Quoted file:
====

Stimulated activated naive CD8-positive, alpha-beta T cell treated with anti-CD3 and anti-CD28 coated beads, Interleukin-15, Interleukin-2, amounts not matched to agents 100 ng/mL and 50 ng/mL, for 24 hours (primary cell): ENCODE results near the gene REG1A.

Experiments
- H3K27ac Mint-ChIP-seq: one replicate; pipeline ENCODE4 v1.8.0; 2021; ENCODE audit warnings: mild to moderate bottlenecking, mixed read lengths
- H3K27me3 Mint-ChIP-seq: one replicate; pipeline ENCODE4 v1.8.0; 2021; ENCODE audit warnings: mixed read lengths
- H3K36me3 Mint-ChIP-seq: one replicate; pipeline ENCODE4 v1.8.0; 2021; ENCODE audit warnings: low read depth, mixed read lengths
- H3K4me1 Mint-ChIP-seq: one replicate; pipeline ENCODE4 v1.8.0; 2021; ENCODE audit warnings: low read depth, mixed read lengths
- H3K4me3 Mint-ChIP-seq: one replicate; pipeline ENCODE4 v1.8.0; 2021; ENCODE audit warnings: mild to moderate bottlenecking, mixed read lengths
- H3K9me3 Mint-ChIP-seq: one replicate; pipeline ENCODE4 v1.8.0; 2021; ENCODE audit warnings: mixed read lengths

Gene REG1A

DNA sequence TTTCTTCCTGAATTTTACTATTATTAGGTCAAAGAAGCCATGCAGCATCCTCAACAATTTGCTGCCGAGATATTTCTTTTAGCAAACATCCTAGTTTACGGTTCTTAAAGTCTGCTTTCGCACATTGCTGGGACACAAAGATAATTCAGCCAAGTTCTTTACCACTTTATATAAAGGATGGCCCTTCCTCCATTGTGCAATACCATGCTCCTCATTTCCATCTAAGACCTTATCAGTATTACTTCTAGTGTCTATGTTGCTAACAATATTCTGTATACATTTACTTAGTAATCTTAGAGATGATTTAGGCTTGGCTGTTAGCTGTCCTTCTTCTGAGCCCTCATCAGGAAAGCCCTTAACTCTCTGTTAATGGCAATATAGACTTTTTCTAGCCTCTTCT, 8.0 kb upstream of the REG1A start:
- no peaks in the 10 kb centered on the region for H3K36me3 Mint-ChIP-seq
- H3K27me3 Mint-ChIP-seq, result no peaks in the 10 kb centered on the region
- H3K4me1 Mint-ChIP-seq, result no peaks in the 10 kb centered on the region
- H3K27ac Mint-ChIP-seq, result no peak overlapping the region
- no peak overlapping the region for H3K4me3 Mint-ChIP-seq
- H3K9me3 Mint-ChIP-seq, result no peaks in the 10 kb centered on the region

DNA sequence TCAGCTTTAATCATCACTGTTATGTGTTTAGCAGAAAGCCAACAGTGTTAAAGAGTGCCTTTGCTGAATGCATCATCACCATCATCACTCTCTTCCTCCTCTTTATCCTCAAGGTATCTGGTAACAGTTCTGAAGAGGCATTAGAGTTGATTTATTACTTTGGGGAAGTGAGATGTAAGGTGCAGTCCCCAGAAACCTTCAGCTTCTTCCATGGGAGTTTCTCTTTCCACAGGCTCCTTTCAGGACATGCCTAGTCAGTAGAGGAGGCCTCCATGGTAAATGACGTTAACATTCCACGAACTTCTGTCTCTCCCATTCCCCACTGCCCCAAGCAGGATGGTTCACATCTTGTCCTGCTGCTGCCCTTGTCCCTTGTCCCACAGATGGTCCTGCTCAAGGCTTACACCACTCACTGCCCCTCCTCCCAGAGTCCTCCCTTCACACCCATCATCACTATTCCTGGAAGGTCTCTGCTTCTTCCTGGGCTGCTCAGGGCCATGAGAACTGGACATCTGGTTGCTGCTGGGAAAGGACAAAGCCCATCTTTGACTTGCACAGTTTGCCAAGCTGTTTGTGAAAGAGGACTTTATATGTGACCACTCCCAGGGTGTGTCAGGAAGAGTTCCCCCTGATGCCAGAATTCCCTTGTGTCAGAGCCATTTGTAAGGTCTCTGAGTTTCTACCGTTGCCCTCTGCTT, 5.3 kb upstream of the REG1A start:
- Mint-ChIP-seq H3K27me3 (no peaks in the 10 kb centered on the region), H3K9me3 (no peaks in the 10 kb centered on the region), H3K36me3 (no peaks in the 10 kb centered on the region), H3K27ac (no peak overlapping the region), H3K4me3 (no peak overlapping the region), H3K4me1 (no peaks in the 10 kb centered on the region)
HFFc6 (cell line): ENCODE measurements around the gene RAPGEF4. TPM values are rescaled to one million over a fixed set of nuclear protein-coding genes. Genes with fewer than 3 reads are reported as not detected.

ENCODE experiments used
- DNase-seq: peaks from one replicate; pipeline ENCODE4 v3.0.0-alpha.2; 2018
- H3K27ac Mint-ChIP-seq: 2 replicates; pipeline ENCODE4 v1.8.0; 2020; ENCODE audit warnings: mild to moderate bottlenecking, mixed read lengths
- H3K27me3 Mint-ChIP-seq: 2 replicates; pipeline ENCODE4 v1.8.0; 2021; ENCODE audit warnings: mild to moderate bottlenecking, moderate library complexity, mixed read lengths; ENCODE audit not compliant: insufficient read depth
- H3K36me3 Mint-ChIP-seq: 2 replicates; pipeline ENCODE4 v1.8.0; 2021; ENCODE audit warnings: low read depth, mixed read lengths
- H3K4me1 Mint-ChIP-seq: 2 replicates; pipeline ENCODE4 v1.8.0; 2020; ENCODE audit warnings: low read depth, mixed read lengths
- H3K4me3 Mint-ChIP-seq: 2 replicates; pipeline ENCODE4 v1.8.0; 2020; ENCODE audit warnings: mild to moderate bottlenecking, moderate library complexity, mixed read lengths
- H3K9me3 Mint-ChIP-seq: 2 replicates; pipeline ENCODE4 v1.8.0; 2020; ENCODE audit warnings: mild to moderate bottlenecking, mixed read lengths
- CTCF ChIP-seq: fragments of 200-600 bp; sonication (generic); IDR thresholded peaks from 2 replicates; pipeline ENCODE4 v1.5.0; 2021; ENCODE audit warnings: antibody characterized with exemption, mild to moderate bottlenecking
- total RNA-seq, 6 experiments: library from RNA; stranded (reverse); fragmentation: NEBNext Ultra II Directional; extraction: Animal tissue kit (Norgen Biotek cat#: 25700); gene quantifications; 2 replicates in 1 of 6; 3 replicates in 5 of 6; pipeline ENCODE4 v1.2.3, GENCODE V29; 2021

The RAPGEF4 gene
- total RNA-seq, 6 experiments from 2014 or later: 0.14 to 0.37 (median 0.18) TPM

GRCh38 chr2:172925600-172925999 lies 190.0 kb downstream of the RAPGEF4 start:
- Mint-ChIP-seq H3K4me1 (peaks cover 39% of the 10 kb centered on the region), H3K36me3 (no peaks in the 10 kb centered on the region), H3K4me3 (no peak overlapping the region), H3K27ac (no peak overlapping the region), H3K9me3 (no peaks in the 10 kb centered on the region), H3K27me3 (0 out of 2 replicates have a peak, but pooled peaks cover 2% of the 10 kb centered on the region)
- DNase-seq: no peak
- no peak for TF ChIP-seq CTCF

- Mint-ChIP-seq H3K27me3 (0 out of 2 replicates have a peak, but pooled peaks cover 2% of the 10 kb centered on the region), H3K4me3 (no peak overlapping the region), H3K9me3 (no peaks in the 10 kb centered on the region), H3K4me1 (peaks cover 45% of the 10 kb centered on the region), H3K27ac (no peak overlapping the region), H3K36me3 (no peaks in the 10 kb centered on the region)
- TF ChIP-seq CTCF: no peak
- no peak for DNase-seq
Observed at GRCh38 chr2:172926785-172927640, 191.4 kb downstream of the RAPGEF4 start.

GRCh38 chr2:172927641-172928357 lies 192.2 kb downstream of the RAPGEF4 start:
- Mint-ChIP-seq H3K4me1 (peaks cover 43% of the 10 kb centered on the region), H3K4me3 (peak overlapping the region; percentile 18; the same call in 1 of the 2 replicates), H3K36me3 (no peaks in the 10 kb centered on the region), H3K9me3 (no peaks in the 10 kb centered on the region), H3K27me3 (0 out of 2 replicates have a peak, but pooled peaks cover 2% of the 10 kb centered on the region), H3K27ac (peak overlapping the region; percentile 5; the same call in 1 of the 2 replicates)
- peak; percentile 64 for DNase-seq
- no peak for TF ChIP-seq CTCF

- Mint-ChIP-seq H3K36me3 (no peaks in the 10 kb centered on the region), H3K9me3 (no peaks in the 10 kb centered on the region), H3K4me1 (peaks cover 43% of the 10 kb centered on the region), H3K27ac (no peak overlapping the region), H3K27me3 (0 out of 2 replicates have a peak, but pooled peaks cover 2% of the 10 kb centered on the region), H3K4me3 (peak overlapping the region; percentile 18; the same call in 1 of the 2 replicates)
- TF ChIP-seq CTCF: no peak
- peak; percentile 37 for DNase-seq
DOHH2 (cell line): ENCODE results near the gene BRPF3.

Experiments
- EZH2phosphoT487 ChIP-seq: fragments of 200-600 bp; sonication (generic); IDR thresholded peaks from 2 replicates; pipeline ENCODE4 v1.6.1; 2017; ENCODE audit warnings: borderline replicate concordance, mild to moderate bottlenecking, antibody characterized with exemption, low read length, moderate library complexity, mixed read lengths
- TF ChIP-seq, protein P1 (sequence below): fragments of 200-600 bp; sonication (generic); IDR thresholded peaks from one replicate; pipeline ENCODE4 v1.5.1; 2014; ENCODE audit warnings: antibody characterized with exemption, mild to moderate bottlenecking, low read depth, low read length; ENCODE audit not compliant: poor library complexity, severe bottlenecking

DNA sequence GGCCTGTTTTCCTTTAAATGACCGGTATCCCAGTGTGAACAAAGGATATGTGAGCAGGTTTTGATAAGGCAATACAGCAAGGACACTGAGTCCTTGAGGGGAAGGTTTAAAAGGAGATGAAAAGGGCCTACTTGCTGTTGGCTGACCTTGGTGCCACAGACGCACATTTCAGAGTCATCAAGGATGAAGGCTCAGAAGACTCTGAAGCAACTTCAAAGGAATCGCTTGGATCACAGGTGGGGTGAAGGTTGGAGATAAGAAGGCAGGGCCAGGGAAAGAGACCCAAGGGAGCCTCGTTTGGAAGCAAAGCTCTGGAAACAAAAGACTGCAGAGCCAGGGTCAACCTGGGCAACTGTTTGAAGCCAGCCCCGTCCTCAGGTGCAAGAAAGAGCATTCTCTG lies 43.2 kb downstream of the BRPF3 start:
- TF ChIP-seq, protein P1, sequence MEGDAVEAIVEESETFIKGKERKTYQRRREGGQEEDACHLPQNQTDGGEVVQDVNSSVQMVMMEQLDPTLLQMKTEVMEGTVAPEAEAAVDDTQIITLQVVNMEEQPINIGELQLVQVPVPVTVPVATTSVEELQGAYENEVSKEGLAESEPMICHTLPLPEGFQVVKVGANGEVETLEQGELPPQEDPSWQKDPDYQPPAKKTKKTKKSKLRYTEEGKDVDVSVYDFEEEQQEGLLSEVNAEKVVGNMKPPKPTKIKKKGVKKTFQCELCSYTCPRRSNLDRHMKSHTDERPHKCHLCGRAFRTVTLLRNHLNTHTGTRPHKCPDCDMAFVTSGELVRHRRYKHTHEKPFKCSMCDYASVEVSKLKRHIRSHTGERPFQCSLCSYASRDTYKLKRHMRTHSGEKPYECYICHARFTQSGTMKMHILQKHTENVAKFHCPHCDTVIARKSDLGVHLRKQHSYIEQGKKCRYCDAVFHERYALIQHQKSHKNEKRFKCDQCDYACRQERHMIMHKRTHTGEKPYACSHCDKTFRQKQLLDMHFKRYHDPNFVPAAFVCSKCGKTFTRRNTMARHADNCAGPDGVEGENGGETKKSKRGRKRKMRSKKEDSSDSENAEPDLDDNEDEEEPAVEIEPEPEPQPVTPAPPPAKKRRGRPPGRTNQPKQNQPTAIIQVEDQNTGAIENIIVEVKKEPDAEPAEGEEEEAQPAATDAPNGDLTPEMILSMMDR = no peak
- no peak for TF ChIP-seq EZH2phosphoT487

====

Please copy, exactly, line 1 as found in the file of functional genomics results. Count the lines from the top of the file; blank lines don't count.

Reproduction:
Stimulated activated naive CD8-positive, alpha-beta T cell treated with anti-CD3 and anti-CD28 coated beads, Interleukin-15, Interleukin-2, amounts not matched to agents 100 ng/mL and 50 ng/mL, for 24 hours (primary cell): ENCODE results near the gene REG1A.